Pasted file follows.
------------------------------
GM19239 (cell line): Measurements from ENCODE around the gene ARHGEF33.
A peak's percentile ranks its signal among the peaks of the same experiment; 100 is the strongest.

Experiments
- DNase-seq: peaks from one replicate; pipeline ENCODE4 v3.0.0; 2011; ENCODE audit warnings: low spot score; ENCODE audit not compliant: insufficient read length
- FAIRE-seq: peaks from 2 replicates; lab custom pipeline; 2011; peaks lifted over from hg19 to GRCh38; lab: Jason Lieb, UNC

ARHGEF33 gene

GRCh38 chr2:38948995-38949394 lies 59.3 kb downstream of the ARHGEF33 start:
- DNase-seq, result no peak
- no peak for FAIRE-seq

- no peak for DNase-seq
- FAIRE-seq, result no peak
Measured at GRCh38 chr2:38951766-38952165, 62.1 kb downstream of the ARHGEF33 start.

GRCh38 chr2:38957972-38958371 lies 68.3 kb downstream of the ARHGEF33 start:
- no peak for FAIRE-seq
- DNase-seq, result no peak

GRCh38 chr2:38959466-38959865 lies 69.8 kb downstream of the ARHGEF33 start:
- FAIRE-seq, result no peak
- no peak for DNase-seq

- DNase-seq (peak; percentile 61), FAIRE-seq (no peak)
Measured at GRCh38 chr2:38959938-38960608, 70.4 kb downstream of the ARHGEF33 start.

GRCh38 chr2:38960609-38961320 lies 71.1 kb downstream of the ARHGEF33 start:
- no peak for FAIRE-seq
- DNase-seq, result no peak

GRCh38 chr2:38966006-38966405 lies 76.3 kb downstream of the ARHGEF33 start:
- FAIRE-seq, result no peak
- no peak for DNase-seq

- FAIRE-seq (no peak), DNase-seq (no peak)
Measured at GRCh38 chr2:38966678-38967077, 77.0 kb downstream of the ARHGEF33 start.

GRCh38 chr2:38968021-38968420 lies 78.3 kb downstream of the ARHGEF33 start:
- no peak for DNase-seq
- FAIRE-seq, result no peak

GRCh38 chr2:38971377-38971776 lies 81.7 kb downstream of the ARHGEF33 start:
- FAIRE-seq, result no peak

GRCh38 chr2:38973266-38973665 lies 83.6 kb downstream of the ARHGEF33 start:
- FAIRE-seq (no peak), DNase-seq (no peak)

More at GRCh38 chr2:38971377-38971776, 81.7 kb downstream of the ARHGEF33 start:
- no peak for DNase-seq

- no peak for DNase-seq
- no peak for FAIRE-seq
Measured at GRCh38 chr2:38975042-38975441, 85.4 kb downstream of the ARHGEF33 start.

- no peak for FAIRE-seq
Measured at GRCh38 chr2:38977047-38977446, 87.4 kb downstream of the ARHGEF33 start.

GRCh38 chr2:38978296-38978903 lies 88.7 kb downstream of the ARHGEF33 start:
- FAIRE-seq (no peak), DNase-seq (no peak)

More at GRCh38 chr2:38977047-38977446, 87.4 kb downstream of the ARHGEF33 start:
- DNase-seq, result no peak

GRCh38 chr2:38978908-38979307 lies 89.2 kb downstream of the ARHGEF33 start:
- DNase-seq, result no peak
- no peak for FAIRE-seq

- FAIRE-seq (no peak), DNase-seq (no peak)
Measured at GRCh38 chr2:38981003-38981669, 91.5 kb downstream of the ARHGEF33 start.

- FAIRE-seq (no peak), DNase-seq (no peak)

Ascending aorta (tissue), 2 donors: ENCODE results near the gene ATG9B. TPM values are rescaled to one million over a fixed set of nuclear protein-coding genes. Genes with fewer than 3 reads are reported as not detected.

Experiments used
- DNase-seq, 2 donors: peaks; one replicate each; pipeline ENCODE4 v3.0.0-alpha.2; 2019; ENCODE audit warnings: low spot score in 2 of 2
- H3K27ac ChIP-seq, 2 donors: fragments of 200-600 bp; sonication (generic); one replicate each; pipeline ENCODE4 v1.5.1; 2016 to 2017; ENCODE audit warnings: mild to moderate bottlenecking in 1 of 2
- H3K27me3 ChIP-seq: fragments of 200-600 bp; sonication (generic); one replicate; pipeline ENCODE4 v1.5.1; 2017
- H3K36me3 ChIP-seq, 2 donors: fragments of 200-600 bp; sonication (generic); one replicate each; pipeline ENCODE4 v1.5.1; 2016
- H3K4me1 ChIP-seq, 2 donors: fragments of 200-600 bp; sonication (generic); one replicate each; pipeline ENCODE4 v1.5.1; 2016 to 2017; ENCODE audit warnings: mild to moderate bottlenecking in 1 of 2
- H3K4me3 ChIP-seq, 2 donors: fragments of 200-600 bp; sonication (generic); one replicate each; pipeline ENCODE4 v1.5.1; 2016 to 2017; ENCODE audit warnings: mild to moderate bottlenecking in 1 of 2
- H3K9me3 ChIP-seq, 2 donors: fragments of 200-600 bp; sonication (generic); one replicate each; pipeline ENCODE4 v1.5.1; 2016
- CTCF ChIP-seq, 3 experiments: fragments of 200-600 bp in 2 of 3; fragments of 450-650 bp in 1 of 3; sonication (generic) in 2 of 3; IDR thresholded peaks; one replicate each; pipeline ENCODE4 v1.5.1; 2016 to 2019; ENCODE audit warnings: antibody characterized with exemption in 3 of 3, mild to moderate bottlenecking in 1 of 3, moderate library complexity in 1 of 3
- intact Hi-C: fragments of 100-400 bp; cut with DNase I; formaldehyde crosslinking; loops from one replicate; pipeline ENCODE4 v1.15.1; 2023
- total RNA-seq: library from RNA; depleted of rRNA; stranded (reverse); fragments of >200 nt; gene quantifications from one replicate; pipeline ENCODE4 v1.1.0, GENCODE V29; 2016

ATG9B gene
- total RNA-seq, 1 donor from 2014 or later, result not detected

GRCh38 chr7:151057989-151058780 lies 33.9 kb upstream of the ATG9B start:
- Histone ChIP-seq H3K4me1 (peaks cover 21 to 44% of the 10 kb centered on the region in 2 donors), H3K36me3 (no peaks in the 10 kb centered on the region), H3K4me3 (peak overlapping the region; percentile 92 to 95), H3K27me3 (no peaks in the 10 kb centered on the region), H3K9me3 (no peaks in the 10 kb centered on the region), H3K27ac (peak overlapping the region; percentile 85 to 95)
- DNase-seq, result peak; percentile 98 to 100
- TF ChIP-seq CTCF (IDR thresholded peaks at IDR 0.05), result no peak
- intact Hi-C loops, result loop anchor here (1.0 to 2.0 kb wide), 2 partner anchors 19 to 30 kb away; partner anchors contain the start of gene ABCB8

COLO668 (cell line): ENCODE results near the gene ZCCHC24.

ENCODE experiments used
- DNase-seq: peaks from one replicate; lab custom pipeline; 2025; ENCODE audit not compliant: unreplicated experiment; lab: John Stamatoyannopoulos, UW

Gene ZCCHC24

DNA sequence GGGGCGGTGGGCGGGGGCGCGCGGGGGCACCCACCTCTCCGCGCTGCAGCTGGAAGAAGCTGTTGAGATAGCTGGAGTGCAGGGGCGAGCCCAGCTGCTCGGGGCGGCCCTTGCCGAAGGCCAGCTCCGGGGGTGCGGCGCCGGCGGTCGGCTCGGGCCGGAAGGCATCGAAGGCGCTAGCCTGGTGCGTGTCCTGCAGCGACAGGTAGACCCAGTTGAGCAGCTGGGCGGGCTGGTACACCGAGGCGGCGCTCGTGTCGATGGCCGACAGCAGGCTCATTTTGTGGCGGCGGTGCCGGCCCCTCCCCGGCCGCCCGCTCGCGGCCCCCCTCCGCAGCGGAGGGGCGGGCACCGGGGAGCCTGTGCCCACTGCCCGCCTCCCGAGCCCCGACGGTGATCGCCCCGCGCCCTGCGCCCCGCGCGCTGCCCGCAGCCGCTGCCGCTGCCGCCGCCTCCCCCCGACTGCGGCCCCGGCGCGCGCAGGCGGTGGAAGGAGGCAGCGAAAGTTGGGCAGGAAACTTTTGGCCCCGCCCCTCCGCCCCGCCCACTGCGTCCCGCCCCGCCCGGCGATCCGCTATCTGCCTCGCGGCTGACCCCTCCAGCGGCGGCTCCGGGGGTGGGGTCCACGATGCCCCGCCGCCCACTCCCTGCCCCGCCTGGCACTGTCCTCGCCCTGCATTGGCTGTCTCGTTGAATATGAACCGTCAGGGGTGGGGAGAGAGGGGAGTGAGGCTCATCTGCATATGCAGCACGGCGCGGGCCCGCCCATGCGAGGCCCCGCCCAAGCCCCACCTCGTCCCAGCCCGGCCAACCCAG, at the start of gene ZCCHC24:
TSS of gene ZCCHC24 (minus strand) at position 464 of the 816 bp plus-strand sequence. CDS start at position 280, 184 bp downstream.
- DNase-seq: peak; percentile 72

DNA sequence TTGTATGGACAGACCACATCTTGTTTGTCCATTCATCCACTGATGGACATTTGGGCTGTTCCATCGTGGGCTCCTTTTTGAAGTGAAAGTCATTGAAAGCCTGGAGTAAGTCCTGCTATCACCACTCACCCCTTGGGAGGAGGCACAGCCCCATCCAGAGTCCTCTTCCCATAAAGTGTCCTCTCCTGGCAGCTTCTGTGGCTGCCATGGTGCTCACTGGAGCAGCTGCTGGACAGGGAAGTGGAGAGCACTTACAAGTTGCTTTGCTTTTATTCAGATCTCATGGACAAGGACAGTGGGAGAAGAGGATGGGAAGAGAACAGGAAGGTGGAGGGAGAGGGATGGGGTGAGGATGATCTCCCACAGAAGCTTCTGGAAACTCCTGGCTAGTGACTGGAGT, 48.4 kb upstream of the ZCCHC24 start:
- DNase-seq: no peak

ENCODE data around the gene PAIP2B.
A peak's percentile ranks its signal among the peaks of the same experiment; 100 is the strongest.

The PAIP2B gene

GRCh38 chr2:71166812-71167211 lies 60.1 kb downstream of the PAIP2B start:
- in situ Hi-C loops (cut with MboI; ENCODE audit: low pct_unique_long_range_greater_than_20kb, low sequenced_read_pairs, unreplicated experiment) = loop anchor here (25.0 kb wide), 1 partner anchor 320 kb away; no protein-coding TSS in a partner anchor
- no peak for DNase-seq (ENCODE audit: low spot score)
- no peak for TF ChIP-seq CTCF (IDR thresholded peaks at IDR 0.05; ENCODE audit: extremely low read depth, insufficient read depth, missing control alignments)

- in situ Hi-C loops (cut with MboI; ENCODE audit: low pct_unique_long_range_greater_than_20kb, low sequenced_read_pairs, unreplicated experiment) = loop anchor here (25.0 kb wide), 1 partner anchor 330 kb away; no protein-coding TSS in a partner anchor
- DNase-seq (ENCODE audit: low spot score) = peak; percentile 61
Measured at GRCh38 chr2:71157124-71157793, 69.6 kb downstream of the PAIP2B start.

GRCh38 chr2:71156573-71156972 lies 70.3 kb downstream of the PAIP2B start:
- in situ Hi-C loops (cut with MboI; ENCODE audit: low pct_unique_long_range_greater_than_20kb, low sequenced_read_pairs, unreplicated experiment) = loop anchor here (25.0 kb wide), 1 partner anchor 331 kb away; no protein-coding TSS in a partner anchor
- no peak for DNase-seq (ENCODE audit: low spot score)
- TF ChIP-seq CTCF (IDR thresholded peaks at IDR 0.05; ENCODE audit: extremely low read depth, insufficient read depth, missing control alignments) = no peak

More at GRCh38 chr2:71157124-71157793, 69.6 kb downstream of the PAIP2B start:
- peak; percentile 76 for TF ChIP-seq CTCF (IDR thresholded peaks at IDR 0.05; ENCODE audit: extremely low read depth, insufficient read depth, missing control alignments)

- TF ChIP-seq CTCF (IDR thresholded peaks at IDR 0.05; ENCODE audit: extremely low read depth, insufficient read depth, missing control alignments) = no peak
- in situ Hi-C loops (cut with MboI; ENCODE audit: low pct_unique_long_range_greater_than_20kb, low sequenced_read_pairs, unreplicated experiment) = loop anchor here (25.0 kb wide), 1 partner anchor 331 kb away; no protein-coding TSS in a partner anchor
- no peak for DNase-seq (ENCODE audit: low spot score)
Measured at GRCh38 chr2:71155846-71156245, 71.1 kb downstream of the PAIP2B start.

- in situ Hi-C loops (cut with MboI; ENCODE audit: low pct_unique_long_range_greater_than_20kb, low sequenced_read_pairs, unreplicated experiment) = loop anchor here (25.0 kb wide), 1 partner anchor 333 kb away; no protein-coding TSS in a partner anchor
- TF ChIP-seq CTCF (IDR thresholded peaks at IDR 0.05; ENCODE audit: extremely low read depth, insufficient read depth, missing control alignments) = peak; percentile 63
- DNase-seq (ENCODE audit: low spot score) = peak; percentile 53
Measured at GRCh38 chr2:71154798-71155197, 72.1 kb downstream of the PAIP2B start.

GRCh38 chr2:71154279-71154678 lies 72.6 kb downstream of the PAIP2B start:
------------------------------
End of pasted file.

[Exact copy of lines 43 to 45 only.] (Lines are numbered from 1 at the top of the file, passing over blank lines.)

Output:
GRCh38 chr2:38978296-38978903 lies 88.7 kb downstream of the ARHGEF33 start:
- FAIRE-seq (no peak), DNase-seq (no peak)

More at GRCh38 chr2:38977047-38977446, 87.4 kb downstream of the ARHGEF33 start: